Wednesday, August 27, 2014

Ah, Quinoa


 quinoa : red quinoa grain spread on white background with backlight - top view Stock Photo


       Since in my job I encourage others to open their minds and try new foods it seems only fitting I do the same. My current foodie experiment is a revised from a past fail- in other words, let's try again. Believe it or not, it takes more than one try to truly know if you do not like something. After saying over and over again to others, my soul was stirred to give this 'ancient grain' another chance.

quinoa : A word  Stock Photo
photo credit
 
         Pronounced KEEN-WAH, this 'ancient grain' is not a grain at all but the seed of a leafy plant that resembles spinach. Most is grown in the Andes of South America, often linked to the ancient Incas who referred to is as "Mother Grain". It has been said that due to naturally occurring saponins which cause a bitter taste the plant, the Spanish rejected the plant as a food source.
         Quinoa boast a somewhat nutty flavor providing an excellent source of protein and essential amino acids perfect for gluten free and vegetarian diets. Like rice, quinoa takes a 2 to 1 water to seed ratio and is cooked on low heat until the liquid is absorbed. Most foodies use quinoa as a grain replacement in pasta or rice dishes, and grind it into a flour to use in savory baked goods.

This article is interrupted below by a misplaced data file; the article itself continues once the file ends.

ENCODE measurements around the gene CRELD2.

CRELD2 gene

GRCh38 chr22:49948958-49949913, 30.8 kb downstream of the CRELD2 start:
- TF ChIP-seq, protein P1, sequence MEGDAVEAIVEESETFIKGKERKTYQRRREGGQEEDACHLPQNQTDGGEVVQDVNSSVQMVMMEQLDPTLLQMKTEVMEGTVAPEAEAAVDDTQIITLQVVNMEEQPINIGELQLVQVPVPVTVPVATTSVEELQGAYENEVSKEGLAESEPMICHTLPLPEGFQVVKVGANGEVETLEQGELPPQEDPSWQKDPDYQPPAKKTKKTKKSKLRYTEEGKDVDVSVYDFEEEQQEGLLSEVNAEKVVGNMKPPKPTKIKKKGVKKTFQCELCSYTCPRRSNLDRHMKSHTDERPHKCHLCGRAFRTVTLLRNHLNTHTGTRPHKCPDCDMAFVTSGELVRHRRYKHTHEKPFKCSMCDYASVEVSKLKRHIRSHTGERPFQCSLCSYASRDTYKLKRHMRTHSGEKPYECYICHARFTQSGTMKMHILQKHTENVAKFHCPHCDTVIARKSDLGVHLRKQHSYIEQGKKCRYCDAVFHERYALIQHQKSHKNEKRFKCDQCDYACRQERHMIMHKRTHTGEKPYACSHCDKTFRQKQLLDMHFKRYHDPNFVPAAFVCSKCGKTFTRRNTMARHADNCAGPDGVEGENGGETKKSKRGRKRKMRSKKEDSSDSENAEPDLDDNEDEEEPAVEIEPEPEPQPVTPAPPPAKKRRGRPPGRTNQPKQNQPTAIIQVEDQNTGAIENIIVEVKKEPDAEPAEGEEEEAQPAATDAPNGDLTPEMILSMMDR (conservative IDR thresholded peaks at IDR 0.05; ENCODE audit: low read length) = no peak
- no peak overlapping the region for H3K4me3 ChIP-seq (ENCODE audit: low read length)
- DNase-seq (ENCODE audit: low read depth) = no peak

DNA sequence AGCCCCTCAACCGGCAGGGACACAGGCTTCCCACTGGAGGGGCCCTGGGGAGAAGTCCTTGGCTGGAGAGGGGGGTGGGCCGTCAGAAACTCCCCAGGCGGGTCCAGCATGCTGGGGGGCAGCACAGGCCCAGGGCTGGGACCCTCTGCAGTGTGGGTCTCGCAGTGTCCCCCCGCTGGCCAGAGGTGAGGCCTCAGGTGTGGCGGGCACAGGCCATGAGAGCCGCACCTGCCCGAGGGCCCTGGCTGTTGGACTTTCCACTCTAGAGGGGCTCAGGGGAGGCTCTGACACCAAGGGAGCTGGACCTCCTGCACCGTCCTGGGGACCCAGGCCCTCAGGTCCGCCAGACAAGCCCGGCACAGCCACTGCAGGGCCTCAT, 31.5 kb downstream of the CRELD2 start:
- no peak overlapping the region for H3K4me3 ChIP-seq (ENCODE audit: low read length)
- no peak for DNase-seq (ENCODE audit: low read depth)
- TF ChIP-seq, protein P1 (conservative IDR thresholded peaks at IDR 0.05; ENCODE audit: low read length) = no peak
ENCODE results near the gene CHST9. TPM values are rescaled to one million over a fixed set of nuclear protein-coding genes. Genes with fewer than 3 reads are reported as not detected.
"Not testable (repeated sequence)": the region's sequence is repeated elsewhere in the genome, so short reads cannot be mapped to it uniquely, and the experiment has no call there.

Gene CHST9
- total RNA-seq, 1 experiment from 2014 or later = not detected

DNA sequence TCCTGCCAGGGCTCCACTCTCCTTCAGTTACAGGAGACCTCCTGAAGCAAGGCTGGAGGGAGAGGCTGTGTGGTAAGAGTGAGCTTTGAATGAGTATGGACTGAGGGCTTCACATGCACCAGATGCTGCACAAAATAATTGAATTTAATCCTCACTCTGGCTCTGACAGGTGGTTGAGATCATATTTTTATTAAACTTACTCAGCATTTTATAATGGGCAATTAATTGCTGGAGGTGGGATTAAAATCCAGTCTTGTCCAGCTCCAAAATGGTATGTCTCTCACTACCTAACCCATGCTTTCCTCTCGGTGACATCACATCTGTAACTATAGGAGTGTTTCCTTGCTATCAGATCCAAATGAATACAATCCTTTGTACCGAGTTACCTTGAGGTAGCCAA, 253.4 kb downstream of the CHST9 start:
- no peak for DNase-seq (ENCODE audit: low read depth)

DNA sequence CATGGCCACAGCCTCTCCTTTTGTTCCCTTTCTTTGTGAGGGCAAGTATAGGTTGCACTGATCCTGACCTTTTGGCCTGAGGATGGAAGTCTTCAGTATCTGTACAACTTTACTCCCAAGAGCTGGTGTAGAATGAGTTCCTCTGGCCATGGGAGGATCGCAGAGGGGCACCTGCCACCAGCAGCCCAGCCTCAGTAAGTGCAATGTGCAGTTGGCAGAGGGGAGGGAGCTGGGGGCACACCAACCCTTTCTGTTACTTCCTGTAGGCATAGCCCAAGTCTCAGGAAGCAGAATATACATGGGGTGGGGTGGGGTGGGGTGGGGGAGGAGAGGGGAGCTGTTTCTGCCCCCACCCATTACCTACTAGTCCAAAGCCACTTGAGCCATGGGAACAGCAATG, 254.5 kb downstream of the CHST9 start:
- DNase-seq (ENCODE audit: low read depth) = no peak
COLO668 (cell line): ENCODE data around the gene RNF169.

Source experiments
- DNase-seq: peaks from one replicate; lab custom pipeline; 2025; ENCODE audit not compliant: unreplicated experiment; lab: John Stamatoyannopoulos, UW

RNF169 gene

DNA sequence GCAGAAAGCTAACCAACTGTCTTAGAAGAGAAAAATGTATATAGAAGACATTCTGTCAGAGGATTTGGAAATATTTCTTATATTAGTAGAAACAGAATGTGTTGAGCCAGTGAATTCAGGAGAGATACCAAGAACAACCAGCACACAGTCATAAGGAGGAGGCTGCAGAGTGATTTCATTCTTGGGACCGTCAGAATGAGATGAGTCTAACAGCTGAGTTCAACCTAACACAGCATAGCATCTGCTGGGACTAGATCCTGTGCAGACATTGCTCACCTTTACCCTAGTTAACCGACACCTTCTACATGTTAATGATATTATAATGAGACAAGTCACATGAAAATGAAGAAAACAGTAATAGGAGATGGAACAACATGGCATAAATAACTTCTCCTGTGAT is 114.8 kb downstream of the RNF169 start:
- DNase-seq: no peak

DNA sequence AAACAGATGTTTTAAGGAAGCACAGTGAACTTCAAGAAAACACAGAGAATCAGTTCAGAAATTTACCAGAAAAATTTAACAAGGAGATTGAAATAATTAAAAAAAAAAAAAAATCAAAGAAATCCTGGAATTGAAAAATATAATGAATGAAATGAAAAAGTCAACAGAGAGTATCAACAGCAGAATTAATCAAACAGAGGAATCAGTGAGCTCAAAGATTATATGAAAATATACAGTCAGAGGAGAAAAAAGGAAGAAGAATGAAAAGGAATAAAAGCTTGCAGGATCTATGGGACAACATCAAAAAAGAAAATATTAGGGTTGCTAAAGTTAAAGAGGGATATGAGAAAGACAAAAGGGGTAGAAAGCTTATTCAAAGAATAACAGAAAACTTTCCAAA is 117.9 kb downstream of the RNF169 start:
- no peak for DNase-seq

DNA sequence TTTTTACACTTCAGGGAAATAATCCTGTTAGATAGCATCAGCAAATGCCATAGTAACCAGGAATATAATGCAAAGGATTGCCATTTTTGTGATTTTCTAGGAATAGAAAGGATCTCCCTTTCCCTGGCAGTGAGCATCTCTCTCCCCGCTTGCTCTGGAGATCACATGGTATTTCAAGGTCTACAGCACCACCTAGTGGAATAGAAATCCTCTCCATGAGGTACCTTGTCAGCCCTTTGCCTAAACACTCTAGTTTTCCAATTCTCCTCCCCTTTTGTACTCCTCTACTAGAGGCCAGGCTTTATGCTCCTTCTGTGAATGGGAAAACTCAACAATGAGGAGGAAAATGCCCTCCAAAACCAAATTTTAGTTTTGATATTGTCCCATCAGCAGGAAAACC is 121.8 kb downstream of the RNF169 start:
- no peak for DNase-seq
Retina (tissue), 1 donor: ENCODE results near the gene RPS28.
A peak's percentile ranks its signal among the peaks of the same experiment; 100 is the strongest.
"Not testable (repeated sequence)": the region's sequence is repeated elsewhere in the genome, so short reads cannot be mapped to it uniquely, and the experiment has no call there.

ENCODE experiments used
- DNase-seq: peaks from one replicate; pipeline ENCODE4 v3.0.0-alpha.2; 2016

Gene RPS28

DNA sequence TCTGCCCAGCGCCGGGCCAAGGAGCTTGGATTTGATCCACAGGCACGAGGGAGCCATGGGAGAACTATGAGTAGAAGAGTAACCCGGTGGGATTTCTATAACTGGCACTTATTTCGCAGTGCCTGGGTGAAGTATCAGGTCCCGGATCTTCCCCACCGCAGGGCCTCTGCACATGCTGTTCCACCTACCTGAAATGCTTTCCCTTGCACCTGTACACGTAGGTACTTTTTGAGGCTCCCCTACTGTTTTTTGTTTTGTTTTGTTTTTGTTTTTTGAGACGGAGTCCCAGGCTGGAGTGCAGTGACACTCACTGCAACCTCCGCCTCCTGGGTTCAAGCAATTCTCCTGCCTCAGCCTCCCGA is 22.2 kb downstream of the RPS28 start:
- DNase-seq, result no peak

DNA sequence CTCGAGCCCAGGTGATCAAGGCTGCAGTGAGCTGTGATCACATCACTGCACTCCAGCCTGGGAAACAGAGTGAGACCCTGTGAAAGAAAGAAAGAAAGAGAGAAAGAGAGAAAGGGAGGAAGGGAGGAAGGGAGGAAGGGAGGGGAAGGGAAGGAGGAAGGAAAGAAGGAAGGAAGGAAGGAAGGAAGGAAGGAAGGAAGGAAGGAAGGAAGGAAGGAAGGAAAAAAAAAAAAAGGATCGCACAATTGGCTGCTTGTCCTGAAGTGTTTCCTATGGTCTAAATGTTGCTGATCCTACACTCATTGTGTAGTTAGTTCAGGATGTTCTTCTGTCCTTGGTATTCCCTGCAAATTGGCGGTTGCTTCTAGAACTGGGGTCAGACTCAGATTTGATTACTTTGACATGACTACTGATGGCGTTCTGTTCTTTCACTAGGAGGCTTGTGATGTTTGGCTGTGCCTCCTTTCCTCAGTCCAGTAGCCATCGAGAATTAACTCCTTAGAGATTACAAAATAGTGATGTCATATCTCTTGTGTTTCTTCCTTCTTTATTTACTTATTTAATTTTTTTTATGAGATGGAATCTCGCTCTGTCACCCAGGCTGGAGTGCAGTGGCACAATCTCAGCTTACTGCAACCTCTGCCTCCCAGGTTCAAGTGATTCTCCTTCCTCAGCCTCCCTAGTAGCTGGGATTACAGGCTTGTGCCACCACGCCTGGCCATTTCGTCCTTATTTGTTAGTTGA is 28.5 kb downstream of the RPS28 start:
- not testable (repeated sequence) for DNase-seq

quinoa : Raw white quinoa grains in jute sack on wood with red quinoa in other sack standing. Quinoa is grown in the Andes and is valued for its high protein content and nutritional value (Selective Focus, Focus on the white quinoa at the opening of the sack) Stock Photo

        As for me, my experimentation lead me to realize- I do not like it cold, as some recipes call for it cold in a salad; I prefer it heavily seasoned as to plain; using hearty bone broths are my favorite way to cook it. In general, I like it best as a rice substitute or simply in a bowl with some steamed veggies. Though my trials be few, I have decided it is worth the price to have a little in my diet now and then; however due to the price, it will be an occasional food not a regular dish.



       

1 comment:

Lisa Coon said...

I make a quinoa salad that I just love and it's incredibly adaptable. I make the quinoa and then refrigerate it. Once it's cooled, I add whatever I have laying around-
beans (black, garbanzo, cannelini)rinsed, of course
garlic
onions (green, red)
vinegar (I prefer white wine)
peppers (red, yellow, green)
cilantro (or parsley)
olive oil
salt
cucumber
grape tomatoes
zucchini
Really, anything you happen to have lying around. I can eat it for days.

Early on I had it warm with curry powder. It clearly didn't make an impression on me since that's the only time I've had it warm.